THE GIRL IN BLACK by Kathy Lauren Miller – A REVIEW

“The Girl in Black” by Kathy Lauren Miller is a hauntingly taut murder mystery as well as an awesome page-turner! The mystery begins with high school senior, Kate Mckenna who happens to live in an old Victorian manor that is also the Mckenna Memorial Funeral Home. Her father, Dr. Brendan Mckenna, happens to be the county’s Chief Medical Examiner. Shy Kate, whose social life as always been nearly non-existent until she is thrust into the limelight when the promiscuous prom queen, Ashley is found tortured and murdered.

Accusations run rampant in Kate’s High School concerning several male students that were involved with Ashley. To make matters worse, Ashley’s remains now reside at the funeral home where Kate lives. Kate and her best friend Cooper, a computer nerd, and Kate’s unattainable heartthrob, handsome Shane, all become involved in Ashley’s murder. Suddenly, Kate finds herself in the cross hairs of the sadistic killer and the vengeful ghost of Ashley, the murdered prom queen. What happens next is beyond Kate’s worse nightmare. The Girl in Black is a fascinating and terrifying murder mystery that will keep you guessing until the end. I highly recommend this book. (less)

A Review of Paul Handover’s, Learning from Dogs

 

 

 

 

 

Visit Paul Handover at https://learningfromdogs.com



If you have ever read a book that made you cried because the story was so beautiful and heartfelt, well, this is one of those memorable stories that touches your heart. The love between a dog and his/her human being is one that is unique in the animal kingdom. Paul Handover writes of the special connection humankind has had over thousands of years, how it came to be, what it means for us, and what dogs have taught us. The author explores the nature of dogs, their innate abilities that perhaps have made humans better because of our connection with dogs. The author’s story teaches and tells us the incredible ways that dogs have made Homo Sapiens more human, more civilized. This book is about learning from dogs and as the author writes, “There is a cycle of love and death that shapes the lives of those who choose to travel in the company of dogs”. It is a breath-taking journey and I highly recommend, Paul Handover’s, Learning from Dogs!

A few insights from Paul Handover’s about dogs,  https://learningfromdogs.com/dogs-and-integrity/


Dogs And Integrity

Anyone who has owned a dog or got to know a dog well will have realised something fundamental.  The relationship that a dog has with humans is very special.  Just visit this article published on the 6th January, 2011 to get a taste of this relationship.

Old Drum – 1870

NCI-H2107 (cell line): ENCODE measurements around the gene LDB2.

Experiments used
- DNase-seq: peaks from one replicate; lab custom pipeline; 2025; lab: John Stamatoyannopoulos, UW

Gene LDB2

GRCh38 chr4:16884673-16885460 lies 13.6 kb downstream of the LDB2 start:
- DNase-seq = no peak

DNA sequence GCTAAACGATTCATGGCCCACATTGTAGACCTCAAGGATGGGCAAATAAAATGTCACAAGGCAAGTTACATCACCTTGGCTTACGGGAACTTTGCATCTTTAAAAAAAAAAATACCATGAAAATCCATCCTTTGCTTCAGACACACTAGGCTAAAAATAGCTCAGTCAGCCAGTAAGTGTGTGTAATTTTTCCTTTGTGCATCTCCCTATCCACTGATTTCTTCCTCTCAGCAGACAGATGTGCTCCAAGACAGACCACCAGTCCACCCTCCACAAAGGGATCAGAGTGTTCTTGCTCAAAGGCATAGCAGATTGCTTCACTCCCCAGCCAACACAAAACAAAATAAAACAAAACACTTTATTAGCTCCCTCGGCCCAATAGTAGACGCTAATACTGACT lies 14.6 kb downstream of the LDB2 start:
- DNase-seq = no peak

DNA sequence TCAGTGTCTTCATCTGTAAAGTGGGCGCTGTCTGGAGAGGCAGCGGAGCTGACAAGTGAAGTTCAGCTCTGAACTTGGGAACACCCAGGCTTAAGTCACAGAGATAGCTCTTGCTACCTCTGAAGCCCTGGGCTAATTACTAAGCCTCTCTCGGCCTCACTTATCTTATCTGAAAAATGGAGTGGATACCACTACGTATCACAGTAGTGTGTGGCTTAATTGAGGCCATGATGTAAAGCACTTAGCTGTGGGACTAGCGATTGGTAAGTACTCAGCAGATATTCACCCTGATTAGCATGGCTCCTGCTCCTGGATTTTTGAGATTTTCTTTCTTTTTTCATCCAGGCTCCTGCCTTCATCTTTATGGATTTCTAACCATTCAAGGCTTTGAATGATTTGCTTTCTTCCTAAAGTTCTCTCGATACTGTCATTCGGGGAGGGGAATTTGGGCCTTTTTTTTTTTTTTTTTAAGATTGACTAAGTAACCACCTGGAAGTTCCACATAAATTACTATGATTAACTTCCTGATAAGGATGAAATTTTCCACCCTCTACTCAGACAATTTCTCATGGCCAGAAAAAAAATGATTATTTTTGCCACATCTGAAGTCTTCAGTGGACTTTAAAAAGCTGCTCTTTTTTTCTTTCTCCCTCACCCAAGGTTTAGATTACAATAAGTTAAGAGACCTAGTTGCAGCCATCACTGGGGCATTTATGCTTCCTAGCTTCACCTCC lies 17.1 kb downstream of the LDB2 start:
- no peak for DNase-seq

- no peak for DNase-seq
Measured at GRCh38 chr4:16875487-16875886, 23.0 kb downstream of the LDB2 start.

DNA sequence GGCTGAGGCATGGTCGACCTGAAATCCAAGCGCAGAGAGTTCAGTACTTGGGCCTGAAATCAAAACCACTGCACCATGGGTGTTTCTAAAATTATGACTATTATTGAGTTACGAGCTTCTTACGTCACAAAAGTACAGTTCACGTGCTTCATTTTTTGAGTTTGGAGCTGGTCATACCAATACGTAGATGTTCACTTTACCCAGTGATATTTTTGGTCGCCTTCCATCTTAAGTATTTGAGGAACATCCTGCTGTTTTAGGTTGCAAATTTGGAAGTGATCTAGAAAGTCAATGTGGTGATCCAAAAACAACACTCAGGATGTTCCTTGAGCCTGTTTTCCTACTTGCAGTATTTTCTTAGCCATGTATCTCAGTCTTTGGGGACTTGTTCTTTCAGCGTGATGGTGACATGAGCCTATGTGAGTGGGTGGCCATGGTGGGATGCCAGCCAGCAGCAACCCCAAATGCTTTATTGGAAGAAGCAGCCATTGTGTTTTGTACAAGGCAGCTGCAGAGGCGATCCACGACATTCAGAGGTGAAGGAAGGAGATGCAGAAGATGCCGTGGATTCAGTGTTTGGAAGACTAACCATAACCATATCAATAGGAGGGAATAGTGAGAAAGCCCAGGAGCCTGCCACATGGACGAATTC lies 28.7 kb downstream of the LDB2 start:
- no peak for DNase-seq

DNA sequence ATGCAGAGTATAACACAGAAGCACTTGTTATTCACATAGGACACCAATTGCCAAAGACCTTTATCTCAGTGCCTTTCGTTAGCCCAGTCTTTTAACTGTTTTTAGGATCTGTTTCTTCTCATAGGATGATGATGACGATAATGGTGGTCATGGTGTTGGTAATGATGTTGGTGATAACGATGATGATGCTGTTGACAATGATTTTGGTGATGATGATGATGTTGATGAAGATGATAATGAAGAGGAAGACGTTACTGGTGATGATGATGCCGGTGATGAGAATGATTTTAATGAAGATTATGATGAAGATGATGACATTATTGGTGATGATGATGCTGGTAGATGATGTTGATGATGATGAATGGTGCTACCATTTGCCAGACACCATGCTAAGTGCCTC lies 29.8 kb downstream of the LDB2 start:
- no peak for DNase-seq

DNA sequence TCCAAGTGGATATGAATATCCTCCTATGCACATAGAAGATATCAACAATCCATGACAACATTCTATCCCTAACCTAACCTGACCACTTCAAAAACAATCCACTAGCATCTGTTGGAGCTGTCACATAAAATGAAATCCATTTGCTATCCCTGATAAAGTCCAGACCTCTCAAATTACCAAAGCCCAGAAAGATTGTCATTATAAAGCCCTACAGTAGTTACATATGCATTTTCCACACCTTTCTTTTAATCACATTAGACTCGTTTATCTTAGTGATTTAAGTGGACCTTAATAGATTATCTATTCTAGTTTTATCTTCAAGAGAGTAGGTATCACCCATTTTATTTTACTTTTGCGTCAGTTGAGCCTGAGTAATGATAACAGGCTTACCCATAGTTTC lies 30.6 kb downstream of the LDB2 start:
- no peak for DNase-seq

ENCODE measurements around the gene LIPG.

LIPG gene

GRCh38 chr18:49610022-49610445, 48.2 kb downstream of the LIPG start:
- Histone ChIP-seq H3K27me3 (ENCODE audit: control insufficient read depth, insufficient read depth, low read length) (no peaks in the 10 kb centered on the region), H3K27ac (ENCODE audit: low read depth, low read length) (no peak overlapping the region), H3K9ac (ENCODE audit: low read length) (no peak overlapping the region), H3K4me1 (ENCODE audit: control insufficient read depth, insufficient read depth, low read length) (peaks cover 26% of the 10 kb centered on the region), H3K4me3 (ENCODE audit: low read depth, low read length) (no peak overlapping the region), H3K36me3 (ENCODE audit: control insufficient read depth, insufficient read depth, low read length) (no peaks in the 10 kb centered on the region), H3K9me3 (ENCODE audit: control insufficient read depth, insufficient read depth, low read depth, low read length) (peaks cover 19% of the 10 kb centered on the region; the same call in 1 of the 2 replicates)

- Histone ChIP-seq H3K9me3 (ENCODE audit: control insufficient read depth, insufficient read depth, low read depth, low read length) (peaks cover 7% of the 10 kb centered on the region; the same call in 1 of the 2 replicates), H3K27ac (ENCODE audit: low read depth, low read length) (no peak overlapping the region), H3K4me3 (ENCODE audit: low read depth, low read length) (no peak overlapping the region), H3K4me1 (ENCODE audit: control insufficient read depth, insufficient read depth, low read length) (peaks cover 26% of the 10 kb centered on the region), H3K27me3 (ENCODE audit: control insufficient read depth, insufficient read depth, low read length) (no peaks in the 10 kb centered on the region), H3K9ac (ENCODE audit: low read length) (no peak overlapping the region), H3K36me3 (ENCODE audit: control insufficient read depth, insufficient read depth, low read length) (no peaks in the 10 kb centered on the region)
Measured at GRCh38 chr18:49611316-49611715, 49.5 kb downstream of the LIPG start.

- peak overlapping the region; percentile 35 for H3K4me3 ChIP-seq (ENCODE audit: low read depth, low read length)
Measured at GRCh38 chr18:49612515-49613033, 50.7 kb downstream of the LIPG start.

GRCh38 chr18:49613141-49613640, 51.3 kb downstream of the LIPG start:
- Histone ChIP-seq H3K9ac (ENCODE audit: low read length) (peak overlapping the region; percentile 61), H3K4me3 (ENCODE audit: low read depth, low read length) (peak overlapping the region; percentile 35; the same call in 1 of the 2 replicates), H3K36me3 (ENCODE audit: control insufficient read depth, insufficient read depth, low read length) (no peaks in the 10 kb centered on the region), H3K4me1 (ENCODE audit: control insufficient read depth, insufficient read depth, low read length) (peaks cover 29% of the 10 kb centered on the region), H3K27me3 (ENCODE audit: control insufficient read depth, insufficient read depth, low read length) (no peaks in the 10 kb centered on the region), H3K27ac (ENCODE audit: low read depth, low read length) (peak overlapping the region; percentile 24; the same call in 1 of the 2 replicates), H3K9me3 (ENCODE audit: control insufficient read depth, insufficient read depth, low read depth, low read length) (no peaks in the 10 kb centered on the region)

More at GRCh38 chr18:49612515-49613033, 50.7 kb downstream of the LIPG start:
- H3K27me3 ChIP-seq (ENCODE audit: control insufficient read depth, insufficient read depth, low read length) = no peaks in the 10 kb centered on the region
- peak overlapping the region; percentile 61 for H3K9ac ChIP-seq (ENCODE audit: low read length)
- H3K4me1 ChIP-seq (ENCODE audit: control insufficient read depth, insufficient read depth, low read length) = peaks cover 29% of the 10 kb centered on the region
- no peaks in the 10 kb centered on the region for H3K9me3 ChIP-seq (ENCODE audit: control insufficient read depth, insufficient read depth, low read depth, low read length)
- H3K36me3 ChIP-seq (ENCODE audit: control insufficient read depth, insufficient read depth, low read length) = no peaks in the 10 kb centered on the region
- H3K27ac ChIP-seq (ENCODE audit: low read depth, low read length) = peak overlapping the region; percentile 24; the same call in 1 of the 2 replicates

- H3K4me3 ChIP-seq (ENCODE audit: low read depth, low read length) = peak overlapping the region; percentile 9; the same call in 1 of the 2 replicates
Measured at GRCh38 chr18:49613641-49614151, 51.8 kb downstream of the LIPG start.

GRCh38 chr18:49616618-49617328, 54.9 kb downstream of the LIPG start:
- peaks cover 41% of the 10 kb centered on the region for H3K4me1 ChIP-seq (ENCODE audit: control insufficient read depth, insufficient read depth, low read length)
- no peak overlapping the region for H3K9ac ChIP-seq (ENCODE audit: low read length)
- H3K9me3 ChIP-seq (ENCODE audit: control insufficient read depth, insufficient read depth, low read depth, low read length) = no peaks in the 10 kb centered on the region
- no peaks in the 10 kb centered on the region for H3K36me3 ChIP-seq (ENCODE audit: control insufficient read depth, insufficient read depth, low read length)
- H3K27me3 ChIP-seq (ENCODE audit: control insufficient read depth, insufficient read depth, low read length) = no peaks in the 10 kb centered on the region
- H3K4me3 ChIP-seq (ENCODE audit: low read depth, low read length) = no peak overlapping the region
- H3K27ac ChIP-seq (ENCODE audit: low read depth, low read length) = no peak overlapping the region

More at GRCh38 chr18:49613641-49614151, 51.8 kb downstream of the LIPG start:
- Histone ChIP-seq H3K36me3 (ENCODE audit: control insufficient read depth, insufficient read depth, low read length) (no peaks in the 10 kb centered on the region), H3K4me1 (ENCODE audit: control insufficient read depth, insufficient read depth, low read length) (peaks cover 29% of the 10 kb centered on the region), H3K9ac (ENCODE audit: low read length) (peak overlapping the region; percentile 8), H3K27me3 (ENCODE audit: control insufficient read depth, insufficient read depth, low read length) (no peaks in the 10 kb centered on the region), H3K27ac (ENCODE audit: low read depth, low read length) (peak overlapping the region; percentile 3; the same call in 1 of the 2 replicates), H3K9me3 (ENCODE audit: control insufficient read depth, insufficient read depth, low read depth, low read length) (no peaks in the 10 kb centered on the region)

Anyway, I was speaking of how special is the relationship between dogs and humans.  Special in the sense that no other animal that commonly lives close to man creates such an intimate bond, although I expect horses come a close second.  Special in the sense that this bond goes back for tens of thousands of years, well into the mysteries of time.

Dogs are part of the Canidae, a family including wolves, coyotes and foxes, thought to have evolved 60 million years ago.  There is no hard evidence about when dogs and man came together but dogs were certainly around when man developed speech and set out from Africa, about 50,000 years ago.  See an interesting article by Dr. George Johnson.

Because of this closeness between dogs and man, we (as in man!) have the ability to observe the way they live.  Now I’m sure that scientists would cringe with the idea that the way that a dog lives his life sets an example for us humans, well cringe in the scientific sense.  But man seems to be at one of those defining stages in mankind’s evolution where the forces bearing down on the species homo sapiens have the potential to cause very great harm.  If the example of dogs can provide a beacon of hope, an incentive to change at a deep cultural level, then the quicker we ‘get the message’, the better it will be.

 

Deciphering Book Descriptions

Fresh Eggs

 

 

 

I am reblogging this post for good reason. I am reading books, lately, that don’t seem to have cogent descriptions and left me wondering: what’s it all about?

How interesting and telling are most book descriptions?  Most are not at all. Maybe there should be professional book description writers.  Reading a book description should not be a word puzzle to try and figure it out. It can be daunting to write your own book description, especially if one is so subjective, the premise can be lost entirely. It is  better to have a Beta Reader or a Reviewer with a successful blog write a book description, if the author is having problems pinning down a short description that actually describes.  On WordPress, there are many experienced and talented reviewers and beta readers.